I Don't Know What You Want
But I Can't Give It Any More

Writers - Tennant/Lowe
First released - 1999
Original album - Nightlife
Producer - Pet Shop Boys, David Morales
Subsequent albums - PopArt, Smash
Other releases - single (UK #15, US Sales #66, US Dance #2)

The first single from Nightlife (at least in Britain; in the U.S., it was the second single, following "New York City Boy") is another in the Boys' tradition of inordinately long song titles, and it's a textbook study in their patented style of blending dance beats, grand orchestral flourishes, and somewhat depressing lyrics. (They tell a tale of a disintegrating love affair. No new territory there.) The chorus is hardly anything to brag about: it's nothing more than the title repeated four times in an A-B-A-B chord structure, in which the instrumental harmonies change while the words and melody remain the same.

Lyrically speaking, the most interesting thing about the song is that, aside from the chorus, it consists almost entirely of questions. It's as if the narrator is trying desperately to find out what it is that his lover wants—despite the fact that, whatever it is, he knows he still can't provide it. He even asks questions that allude to real or imagined infidelity: "Is he better than me? Was it your place or his?… Did you think it was wrong?" Aside from that fairly clever narrative device, simply taken as a song—that is, only as melody, chord structure, and lyrics—it's one of the dimmer lights in the Tennant-Lowe catalogue, particularly among their singles. Yet it's performed with such tragic, even epic grandeur that you can't help but admire the thing.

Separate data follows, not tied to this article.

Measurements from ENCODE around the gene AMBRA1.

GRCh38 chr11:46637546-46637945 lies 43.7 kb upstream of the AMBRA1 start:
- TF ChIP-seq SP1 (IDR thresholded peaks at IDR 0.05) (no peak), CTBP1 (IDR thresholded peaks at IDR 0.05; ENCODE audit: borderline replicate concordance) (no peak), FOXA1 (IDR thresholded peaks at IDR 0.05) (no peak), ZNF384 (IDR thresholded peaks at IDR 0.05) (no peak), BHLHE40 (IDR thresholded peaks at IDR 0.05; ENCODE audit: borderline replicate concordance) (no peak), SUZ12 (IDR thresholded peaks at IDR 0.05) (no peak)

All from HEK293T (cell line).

The U.S. single version was dramatically remixed by Peter Rauhofer, the man behind Club 69. A couple of unreleased David Morales mixes include a brief bridge featuring the legendary excised lyric, "If anyone can, the Action Man can" (repeated four times)—a reference to the cartoon character/action figure popular in the late sixties and early seventies. (Neil, who once worked for Marvel Comics, counts an Action Man figurine among his collectibles.) These lines were a holdover from a very early version of the song, which was originally written as an answer to Aqua's infamous 1997 hit "Barbie Girl." But although it was his idea to begin with, Chris apparently disliked the end result. So when Neil came up with new "I don't know what you want…" lyrics, they abandoned the Action Man concept altogether. Versions of the song with the additional "Action Man lyrics" remain officially unreleased, although "unauthorized" recordings have leaked online.


Officially released

Official but unreleased

*Note: The "Action Man" lyric referred to above appears in these two officially unreleased David Morales mixes.

List cross-references